The volatile medicament used in the inhaler is not a part of the invention. Many different kinds can be used. The amount of material will depend upon the size of the inhaler and the volatility of the essential components. In a typical pocket size inhaler, the volatile medicament consisted of 1 ml. of a solution containing 250 mg. of ldesoxyephedrine the remainder being a mixture of aromatic materials including menthol, camphor, methyl salicylate, bornyl acetate and oil of Sassafras. Likewise the nature of the absorbent body holding the volatile medicament is relatively immaterial and not a part of the present invention. A compressed wad of cotton is usually employed, but the material may be of porous inorganic substance if the nature of the medicament precludes the use of cotton. The material with which the inhaler is made is also relatively unimportant but will usually be a moldable plastic composition of low cost.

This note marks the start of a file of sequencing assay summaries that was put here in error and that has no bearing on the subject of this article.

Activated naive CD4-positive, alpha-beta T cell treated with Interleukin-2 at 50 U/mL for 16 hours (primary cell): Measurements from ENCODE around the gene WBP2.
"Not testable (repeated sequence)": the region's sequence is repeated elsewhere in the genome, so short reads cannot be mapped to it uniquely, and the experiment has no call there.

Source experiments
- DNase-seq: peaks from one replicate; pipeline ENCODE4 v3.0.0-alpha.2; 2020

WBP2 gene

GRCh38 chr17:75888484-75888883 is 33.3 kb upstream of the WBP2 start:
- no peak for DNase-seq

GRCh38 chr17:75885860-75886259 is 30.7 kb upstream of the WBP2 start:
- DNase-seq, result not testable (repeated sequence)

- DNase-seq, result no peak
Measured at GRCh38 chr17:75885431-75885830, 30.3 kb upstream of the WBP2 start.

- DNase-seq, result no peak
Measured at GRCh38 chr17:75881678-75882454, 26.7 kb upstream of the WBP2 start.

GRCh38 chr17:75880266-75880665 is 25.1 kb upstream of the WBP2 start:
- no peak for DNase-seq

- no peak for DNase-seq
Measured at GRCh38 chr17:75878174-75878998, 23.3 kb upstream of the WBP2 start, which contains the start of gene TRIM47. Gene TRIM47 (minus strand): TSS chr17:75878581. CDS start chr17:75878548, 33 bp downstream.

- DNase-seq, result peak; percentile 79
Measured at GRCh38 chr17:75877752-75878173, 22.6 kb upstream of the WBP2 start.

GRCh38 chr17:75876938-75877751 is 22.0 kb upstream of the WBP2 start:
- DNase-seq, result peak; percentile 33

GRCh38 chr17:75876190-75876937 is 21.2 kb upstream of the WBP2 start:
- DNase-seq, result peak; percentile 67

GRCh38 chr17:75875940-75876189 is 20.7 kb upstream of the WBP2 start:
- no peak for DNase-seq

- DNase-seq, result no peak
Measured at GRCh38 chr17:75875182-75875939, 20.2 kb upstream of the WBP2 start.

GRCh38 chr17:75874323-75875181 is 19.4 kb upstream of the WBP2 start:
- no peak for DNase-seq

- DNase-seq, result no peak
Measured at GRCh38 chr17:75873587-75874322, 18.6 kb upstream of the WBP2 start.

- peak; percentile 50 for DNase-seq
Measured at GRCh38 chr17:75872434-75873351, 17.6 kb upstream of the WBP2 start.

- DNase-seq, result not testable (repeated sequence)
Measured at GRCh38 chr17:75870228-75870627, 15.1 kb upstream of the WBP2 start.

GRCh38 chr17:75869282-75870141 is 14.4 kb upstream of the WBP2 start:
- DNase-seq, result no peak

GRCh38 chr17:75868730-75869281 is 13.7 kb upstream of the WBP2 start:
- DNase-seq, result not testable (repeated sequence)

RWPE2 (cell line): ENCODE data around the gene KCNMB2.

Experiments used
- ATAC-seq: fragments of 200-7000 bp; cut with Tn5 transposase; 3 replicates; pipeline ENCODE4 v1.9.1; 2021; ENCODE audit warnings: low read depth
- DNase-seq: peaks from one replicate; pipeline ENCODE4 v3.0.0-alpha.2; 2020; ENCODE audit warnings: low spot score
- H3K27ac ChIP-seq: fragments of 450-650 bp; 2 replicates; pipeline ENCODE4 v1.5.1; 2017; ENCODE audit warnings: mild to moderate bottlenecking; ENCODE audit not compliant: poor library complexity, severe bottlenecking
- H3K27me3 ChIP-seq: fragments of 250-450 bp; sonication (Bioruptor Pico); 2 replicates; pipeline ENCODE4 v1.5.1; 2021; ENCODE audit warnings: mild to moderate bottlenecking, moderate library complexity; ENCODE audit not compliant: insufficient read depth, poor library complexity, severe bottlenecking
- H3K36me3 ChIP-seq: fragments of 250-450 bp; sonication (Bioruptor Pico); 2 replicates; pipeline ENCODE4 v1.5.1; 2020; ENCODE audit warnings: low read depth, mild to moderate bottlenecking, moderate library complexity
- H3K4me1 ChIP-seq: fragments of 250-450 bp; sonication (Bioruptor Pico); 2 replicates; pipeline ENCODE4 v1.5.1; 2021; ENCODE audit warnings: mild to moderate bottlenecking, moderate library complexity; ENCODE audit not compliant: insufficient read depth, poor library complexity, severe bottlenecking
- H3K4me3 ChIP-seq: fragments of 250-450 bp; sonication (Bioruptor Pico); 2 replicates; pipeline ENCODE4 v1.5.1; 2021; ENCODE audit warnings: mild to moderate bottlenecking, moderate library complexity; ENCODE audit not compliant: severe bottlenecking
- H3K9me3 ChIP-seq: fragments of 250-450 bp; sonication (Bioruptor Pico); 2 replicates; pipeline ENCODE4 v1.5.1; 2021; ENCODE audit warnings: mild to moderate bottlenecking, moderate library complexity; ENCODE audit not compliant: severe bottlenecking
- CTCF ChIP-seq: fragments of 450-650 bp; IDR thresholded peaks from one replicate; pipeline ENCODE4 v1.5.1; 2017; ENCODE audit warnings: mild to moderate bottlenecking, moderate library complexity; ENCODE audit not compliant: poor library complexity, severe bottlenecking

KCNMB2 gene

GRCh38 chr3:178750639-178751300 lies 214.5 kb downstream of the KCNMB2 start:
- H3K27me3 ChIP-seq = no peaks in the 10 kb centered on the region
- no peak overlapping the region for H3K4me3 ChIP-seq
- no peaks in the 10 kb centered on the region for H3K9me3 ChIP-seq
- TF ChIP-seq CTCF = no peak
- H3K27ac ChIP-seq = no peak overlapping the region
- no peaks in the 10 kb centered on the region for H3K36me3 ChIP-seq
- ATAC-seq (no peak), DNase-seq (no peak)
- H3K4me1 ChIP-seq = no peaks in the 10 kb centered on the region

1. An inhaler for dispensing volatile medicaments which comprises a tubular elongated barrel having at one end an air inlet port and at the other end an air outlet port, a second air inlet port between the first air inlet port and air outlet port, an absorbent body adapted to hold a volatile medicament within said barrel positioned adjacent to the first air inlet port, a tubular outer casing covering said tubular barrel closely fitting thereover but being adapted to turn, an air inlet port at one end of said casing positioned so as to overlap the first air inlet port of said barrel, a second air inlet port in said casing so positioned as to overlap the intermediate air inlet port, an air outlet port in said casing permitting air to flow from the air outlet port of said'barrel through the air outlet port of said casing, the two gig inlet ports of said casing and said barrel being in such relationship that as the casing is turned With respect to the barrel overlapping of one set of ports is increased while the'overlapping of: the second set of air inlet ports is decreased. t